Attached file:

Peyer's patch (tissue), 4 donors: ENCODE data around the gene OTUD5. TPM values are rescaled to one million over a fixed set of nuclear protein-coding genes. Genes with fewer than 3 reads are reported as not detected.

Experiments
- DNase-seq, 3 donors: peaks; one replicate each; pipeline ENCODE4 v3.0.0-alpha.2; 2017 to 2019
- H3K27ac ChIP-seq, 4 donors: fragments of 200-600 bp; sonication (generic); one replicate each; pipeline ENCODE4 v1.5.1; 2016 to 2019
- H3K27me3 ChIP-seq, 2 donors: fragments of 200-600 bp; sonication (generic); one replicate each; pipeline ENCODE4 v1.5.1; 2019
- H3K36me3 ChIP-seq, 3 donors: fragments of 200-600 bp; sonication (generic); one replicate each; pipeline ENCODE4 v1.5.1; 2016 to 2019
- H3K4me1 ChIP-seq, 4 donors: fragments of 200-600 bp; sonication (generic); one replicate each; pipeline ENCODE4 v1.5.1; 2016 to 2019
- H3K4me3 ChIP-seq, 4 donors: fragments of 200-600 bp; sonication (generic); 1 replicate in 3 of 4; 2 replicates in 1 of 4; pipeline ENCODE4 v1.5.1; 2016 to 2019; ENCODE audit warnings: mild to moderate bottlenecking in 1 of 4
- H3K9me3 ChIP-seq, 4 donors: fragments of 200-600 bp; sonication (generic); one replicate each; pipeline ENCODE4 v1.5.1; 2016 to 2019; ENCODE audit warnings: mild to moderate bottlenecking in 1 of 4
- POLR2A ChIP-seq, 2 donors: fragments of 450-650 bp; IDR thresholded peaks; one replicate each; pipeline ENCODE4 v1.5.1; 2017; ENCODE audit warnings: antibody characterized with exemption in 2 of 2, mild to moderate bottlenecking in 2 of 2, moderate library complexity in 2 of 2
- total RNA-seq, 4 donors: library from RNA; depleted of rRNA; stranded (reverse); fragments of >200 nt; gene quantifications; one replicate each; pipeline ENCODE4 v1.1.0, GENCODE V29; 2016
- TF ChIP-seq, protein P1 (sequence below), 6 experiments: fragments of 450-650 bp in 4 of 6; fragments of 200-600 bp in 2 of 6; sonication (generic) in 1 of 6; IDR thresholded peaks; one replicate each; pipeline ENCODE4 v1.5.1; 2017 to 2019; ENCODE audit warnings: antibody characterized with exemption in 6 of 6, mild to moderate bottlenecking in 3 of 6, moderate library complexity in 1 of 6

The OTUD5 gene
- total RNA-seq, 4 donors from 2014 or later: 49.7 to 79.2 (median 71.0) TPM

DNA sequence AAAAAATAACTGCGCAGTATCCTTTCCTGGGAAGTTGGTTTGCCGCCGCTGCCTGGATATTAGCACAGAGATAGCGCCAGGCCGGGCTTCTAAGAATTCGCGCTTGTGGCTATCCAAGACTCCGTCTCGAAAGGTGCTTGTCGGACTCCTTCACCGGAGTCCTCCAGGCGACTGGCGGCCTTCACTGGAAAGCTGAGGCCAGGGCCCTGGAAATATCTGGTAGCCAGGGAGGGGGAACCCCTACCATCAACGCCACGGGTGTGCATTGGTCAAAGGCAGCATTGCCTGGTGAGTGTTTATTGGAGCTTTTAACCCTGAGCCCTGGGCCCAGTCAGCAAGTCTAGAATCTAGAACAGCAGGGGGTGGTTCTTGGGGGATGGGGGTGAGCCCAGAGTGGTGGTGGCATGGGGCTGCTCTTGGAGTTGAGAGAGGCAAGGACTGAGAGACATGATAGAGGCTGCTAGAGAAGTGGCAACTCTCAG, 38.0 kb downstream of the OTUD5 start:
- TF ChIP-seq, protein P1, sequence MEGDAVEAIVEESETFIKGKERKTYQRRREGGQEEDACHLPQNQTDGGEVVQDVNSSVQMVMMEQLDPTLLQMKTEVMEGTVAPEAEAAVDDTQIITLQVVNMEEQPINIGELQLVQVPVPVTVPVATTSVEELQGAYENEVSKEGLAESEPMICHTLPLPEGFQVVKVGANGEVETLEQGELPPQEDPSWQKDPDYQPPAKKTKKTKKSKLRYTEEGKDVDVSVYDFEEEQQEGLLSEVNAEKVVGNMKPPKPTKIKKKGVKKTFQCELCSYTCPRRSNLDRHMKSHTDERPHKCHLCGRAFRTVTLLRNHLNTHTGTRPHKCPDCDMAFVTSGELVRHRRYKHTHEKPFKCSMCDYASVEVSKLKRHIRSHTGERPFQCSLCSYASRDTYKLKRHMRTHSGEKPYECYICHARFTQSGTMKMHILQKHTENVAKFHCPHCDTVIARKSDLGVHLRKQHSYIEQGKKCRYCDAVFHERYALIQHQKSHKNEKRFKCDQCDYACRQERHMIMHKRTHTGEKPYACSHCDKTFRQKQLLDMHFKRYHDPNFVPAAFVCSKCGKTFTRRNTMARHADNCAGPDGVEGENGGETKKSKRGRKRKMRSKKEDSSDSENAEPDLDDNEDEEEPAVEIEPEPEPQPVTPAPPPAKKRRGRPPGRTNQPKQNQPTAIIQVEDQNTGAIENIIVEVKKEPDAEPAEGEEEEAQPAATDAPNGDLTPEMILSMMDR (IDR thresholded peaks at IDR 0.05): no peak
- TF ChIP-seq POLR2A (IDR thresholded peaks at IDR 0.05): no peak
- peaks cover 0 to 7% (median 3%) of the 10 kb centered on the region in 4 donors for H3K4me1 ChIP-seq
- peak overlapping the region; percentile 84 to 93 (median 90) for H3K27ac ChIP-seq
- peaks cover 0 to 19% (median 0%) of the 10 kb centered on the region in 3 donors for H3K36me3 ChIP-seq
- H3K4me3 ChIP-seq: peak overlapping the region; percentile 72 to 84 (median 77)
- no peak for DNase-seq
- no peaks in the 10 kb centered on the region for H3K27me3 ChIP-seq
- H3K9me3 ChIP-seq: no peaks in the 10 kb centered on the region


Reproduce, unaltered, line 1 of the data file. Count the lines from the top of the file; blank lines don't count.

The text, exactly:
Peyer's patch (tissue), 4 donors: ENCODE data around the gene OTUD5. TPM values are rescaled to one million over a fixed set of nuclear protein-coding genes. Genes with fewer than 3 reads are reported as not detected.